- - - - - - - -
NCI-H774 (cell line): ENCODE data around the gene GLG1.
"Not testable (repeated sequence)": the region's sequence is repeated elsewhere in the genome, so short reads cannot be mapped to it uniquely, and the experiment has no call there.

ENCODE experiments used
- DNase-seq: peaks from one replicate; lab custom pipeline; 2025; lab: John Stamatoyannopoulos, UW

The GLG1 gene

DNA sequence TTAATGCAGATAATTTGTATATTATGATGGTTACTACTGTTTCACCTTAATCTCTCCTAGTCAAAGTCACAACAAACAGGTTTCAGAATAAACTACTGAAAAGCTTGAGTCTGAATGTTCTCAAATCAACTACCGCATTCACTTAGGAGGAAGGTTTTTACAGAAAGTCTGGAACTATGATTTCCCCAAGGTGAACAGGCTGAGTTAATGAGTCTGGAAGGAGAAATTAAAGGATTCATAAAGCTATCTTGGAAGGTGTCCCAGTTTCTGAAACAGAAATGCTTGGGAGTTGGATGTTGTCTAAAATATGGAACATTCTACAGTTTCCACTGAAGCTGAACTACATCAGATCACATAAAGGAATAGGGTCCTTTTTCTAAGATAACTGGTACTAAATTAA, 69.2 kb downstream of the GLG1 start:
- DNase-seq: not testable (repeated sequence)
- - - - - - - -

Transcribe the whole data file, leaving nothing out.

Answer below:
NCI-H774 (cell line): ENCODE data around the gene GLG1.
"Not testable (repeated sequence)": the region's sequence is repeated elsewhere in the genome, so short reads cannot be mapped to it uniquely, and the experiment has no call there.

ENCODE experiments used
- DNase-seq: peaks from one replicate; lab custom pipeline; 2025; lab: John Stamatoyannopoulos, UW

The GLG1 gene

DNA sequence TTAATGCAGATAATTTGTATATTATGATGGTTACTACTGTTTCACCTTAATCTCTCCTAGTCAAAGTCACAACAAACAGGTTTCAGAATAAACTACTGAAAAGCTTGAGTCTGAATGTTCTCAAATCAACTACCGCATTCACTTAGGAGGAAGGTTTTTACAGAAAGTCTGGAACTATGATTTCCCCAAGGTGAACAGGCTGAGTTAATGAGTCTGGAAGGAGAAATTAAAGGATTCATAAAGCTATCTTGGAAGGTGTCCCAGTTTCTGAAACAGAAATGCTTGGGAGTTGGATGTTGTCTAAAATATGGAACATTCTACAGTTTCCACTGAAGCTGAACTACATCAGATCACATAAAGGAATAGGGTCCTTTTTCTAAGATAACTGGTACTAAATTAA, 69.2 kb downstream of the GLG1 start:
- DNase-seq: not testable (repeated sequence)